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In all, the peers pocketed 23 million pounds in expenses and daily attendance allowance – a jump of 29 per cent in the year to last March, The Sunday Times report reported in its front page

(国际英文)BRITAIN-LONDON-QUEEN'S SPEECH by .
Former British Prime Minister Theresa May (in red) attends the debate of the Queen’s Speech at the House of Commons in London. (Jessica Taylor/UK Parliament/Handout via Xinhua) HOC MANDATORY CREDIT: UK Parliament/Jessica Taylor

More than a million pounds was claimed by 110 peers in the House of Lords who failed to make a single spoken or written contribution in the UK’s Upper Chamber of Parliament, the Sunday Times revealed.

In all, the peers pocketed 23 million pounds in expenses and daily attendance allowance – a jump of 29 per cent in the year to last March. The average tax-free payment was 30,827 pounds, while The Sunday Times also reported 31 Lords claimed more in expenses than the standard take-home pay of an MP.

But the House of Lords defended the increase of almost a third and described itself as a “busy and effective” unit, adding that rising costs were likely down to members sitting more days.

“The increase in the costs of House of Lords allowances in the 2018/19 financial year is largely due to a 25 per cent increase in the number of days that the House sat, rising from 129 in 2017-18 to 161 in 2018-19,” the Metro newspaper quoted a spokesman as saying.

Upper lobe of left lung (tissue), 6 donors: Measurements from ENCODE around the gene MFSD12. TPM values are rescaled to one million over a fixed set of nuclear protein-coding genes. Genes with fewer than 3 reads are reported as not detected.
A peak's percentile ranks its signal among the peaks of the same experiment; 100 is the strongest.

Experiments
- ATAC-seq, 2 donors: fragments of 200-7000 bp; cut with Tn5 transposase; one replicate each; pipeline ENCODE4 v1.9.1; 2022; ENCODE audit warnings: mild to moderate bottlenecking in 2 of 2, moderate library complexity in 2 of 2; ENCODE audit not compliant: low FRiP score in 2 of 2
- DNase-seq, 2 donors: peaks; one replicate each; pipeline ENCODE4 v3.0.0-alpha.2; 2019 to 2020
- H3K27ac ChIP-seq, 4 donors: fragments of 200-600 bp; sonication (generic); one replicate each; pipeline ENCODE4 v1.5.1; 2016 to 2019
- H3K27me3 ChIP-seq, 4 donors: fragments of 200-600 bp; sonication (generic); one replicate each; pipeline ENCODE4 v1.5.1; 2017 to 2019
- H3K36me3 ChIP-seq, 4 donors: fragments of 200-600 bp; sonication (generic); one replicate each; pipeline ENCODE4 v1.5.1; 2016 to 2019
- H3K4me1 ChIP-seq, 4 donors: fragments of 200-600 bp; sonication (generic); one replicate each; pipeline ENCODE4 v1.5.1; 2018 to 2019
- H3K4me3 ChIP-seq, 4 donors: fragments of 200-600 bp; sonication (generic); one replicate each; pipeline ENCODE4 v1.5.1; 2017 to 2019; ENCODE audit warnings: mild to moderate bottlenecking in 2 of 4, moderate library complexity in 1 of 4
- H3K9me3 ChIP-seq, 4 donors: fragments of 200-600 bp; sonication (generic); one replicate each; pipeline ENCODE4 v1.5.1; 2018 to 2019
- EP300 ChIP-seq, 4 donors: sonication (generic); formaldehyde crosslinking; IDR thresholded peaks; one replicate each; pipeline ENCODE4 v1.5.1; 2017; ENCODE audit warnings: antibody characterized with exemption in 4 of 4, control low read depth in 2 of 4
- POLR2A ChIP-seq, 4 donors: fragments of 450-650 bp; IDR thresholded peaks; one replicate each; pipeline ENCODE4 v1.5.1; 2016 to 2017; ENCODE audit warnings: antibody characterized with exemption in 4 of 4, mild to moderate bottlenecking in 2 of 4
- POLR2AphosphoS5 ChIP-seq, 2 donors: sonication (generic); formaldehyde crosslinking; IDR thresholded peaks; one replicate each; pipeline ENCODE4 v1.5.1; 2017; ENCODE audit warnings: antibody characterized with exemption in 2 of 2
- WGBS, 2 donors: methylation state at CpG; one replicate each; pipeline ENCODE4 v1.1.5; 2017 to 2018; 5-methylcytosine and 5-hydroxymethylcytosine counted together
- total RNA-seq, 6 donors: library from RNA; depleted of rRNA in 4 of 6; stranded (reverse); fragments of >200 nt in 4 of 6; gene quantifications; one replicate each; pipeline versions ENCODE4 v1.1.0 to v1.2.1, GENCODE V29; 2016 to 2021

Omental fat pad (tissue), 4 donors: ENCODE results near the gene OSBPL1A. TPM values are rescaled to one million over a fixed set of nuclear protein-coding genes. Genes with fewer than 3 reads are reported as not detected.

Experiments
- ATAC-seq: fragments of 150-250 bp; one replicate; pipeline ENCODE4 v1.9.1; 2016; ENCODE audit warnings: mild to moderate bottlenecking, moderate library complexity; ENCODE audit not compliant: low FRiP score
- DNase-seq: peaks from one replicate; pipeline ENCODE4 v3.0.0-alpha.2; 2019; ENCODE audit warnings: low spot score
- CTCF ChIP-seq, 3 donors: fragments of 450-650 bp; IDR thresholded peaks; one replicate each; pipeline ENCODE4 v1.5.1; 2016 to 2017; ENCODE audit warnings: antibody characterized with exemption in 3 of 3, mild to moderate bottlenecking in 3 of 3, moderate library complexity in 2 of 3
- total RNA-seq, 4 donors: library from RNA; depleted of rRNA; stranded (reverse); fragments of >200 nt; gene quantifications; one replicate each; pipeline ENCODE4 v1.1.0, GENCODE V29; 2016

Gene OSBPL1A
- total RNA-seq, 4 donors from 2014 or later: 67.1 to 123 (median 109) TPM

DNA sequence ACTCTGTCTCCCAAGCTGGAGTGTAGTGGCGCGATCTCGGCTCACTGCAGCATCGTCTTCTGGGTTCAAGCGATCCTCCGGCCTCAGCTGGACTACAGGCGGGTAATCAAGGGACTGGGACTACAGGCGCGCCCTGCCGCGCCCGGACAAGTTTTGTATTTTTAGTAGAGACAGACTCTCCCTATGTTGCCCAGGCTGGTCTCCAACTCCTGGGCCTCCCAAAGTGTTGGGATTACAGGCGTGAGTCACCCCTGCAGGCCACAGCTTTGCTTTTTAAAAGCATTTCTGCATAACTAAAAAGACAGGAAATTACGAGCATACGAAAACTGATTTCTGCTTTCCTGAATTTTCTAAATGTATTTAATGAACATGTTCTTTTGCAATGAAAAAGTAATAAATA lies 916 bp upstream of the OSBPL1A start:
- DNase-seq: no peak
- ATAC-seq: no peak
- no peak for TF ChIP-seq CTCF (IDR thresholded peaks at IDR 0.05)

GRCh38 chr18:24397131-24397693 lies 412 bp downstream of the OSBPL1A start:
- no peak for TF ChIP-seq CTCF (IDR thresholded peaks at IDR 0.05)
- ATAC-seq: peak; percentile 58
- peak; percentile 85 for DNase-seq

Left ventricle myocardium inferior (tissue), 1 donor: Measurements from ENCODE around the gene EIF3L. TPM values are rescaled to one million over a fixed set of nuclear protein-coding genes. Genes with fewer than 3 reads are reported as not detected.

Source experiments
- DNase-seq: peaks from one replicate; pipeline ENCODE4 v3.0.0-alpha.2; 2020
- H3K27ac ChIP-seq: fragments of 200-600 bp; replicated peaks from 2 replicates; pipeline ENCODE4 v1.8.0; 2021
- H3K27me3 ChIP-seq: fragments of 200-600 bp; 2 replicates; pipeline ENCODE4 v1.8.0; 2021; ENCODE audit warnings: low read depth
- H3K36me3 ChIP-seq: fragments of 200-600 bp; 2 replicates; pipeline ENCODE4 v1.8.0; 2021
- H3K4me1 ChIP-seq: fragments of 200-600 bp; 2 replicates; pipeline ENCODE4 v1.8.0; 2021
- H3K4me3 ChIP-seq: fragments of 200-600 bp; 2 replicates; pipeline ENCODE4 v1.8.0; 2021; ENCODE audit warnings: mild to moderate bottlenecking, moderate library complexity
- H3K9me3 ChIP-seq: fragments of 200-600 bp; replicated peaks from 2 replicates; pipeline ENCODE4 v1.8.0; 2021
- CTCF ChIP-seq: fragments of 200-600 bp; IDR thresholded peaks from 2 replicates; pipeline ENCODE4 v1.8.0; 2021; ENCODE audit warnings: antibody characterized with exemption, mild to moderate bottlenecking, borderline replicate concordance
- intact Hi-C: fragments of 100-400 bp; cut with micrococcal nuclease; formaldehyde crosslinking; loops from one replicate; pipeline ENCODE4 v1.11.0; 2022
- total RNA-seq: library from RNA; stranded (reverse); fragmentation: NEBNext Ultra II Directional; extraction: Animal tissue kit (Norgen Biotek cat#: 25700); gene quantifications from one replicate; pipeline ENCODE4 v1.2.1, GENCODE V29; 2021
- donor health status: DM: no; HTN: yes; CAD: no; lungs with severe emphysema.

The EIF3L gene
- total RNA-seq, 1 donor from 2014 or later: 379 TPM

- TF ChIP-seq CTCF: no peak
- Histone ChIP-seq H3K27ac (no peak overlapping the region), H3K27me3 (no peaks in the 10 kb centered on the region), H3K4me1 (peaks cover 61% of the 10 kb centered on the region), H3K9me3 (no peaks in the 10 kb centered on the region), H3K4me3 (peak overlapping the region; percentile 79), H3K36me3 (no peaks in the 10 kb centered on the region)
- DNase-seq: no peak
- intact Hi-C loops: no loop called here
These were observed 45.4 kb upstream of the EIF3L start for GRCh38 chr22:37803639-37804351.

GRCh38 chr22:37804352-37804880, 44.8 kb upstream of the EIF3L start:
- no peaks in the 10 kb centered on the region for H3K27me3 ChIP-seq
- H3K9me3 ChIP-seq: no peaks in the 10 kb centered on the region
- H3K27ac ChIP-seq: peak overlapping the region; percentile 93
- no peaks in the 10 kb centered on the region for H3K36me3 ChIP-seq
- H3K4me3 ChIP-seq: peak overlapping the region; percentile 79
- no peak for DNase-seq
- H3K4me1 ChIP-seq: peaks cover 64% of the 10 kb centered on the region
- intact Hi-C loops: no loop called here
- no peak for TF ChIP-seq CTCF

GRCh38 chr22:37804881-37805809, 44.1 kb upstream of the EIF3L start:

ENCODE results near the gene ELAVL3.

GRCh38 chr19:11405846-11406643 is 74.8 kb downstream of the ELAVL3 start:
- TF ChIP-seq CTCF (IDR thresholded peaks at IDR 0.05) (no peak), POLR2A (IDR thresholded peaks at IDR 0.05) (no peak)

He said the House sat for fewer days in 2017-18 because of the general election on December 12, 2019.

“In the period covered by the Sunday Times article the House made 2,513 changes to legislation; members tabled 8,072 written questions and 153 reports were produced by committees.”

Scottish National Party (SNP) MP Tommy Sheppard however, called the House of Lords a “national embarrassment” and for it to be abolished.

“The House of Lords has absolutely no place in a modern democracy – allowing the Westminster parties to reward selfish donors, cronies and politicians rejected by the voters completely erodes trust in our politics.

“Allowing peers to profit from their status, without any accountability to the taxpayers who pay for them to live the high-life, is completely undemocratic,” the Metro newspaper quoted Sheppard as saying.

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